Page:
Photon-counting helps both patients and researchers

One of the world’s first photon-counting computed tomography imaging devices has been installed in the Center for Medical Image Science and Visualization (CMIV) at Linköping University Hospital. Images from the Siemens NAEOTOM Alpha are twice as clear as those from previous machines. This ensures that more patients can be given a correct diagnosis.

Photo of men looking through a  photon counting CT (PCCT). Great joy at the inauguration. There are high expectations of what both healthcare and research can achieve with the photon counting computed tomography. Emma Busk Winquist

There were joyous scenes at the Center for Medical Image Science and Visualization (CMIV) for the official inauguration of the CT scanner on Monday 15 November. Siemens held a similar event in Germany at the same time. The first series-produced photon-counting CT scanner has been installed at only a few locations around the world and is expected to have great significance for both medical care and research.

“This is a technological paradigm shift in computed tomography. It will be a huge benefit to patients, giving faster examinations and much clearer images, but with significantly less radiation exposure”, says Anders Persson, director of CMIV and professor of medical imaging.

Development at Siemens

“The difference is amazing. It is the clinical issues that will provide impetus to the research”, says Mats Ulfendahl, director of research at Region Östergötland.

The innovative computed tomography imaging device is the result of nearly 20 years’ development. One of three research machines (which lacked CE labelling) was installed at CMIV in 2020. This was replaced in August 2021 with a CE-labelled machine, approved for clinical examinations. Confidential research exams have been carried out, and only now has it been possible to hold a public inauguration, after Siemens introduced the technology commercially.

Benefits in research and medical care

The radiation in a conventional CT scanner is converted to light, which is then collected to give a signal that forms an image. One important innovation in the photon-counting machine are the detectors, which collect the radiation. When photon-counting is used, it is not necessary to convert the radiation to visible light: each individual X-ray quantum (or photon) is counted, and the information used to produce an image.

The noise introduced by the conversion in a conventional CT scanner is avoided, giving a clearer image. 

“The noise introduced by the conversion in a conventional CT scanner is avoided, giving a clearer image. And we can measure the energy of each photon. We know which photon passed through a particular tissue in the body. We will have even greater benefit from this with the aid of research and clinical work at CMIV”, says Lars Karlsson, Nordic manager for diagnostic imaging at Siemens Healthineers.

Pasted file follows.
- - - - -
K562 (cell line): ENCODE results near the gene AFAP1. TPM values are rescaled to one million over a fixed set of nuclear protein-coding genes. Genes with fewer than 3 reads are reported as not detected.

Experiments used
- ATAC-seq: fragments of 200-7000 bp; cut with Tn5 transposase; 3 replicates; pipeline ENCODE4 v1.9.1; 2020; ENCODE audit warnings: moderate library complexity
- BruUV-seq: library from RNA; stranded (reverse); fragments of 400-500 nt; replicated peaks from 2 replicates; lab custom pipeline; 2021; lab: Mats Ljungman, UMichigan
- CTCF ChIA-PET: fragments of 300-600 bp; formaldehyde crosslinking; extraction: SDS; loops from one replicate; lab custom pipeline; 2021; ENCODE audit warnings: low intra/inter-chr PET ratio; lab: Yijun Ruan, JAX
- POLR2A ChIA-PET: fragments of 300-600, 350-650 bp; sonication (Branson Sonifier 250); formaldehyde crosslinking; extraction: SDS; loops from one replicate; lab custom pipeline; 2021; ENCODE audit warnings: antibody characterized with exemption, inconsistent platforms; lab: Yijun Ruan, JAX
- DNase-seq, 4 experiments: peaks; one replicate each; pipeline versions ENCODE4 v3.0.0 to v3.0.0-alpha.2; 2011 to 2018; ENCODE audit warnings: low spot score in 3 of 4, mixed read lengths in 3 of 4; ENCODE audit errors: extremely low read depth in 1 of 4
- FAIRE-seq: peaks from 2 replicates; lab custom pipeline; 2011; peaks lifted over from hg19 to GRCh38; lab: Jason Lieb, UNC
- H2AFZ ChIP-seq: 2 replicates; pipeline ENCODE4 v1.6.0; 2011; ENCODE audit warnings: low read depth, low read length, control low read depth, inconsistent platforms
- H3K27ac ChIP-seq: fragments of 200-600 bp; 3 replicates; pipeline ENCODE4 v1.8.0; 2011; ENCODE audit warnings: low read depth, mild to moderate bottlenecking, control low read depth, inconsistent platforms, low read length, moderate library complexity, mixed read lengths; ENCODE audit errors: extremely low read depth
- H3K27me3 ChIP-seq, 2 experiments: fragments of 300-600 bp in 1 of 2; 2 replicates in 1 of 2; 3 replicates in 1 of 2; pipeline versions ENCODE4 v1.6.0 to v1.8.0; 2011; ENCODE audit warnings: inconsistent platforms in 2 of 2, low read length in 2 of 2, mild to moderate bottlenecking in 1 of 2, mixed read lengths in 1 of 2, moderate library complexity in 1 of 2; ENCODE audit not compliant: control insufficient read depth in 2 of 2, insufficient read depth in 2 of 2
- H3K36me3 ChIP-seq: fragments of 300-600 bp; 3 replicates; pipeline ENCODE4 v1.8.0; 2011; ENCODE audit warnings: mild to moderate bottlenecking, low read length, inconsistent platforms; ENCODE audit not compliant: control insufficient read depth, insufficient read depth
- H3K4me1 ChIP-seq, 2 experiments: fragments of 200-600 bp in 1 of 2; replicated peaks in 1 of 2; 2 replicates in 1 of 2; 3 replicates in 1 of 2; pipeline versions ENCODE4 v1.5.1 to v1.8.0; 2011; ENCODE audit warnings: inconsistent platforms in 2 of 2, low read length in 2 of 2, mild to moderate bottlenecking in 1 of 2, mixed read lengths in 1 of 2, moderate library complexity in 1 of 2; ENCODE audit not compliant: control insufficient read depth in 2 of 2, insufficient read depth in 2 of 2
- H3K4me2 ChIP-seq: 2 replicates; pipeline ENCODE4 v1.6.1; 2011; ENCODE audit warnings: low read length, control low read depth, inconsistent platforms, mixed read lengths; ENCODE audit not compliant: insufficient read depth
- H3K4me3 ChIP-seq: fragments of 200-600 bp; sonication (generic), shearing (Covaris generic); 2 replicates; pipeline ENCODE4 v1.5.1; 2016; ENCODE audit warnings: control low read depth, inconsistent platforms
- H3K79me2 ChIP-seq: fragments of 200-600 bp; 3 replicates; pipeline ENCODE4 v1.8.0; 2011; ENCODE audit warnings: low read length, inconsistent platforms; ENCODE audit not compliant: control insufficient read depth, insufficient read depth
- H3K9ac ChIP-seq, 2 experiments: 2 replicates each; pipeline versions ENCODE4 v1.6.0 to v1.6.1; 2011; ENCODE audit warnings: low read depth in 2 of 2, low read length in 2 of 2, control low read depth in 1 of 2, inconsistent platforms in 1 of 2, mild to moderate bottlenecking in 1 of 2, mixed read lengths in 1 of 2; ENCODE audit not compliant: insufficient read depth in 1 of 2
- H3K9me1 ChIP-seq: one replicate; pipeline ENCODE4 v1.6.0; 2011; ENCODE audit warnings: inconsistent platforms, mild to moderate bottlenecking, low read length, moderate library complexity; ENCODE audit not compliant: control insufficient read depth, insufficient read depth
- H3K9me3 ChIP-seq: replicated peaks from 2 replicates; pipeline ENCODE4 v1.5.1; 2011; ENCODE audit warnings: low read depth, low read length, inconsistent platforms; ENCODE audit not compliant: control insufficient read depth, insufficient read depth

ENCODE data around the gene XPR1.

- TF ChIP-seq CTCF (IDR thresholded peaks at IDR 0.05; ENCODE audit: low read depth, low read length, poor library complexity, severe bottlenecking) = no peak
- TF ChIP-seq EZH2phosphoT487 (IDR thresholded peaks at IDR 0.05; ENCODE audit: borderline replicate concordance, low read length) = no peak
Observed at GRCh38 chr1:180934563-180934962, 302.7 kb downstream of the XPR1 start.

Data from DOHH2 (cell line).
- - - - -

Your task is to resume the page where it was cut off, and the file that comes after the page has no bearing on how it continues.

“There can hardly be a better place than CMIV to investigate in more detail how we can apply this technology in medical care”, he adds.

Avoiding invasive procedures

One example is suspected angina, for which conventional angiography is normally carried out. This is an invasive procedure in which a catheter is inserted through an artery in the groin or arm, to reach the coronary arteries and inject a contrast agent for imaging. It may be possible to avoid this invasive procedure in the future.

We want to be able to use the data we have collected to gain more knowledge. 
“Around half of these procedures are unnecessary”, says Anders Persson. “It’s not possible to determine who should be treated until the procedure has been carried out. However, the photon-counting computed tomography technique gives very detailed images, and it is possible to determine, for example, whether a coronary artery requires treatment for a build up of plaque or calcification.”


Linköping was a pioneer in the field. It has the world’s longest follow up of coronary artery data from CT scans, stretching back as far as 2003. Last year, around 1,000 such exams were carried out on patients in Östergötland.

“We want to be able to use the data we have collected to gain more knowledge. We want to visualise the flow in the coronary arteries and create unambiguous tools, making it possible for a doctor to decided whether surgery is necessary, rapidly and without using an invasive procedure”, says Anders Persson.

(Translated by George Farrants)

Brief facts: CMIV

The Center for Medical Image Science and Visualization (CMIV) is a research centre that collaborates closely with Region Östergötland. It is located centrally in clinical operations at Linköping University Hospital.

CMIV carries out research
together with clinical specialists from Region Östergötland. It also collaborates in technical development with companies such as Sectra, Siemens, Philips and Bayer, and conducts research in several fields.

In 2019, Professor Kajsa Uvdal, in collaboration with Anders Persson and others, was awarded nearly SEK 18 million from the Swedish Research Council for a project investigating the body’s endogenous molecular contrast agents. This interdisciplinary project will use the new photon-counting CT scanner.


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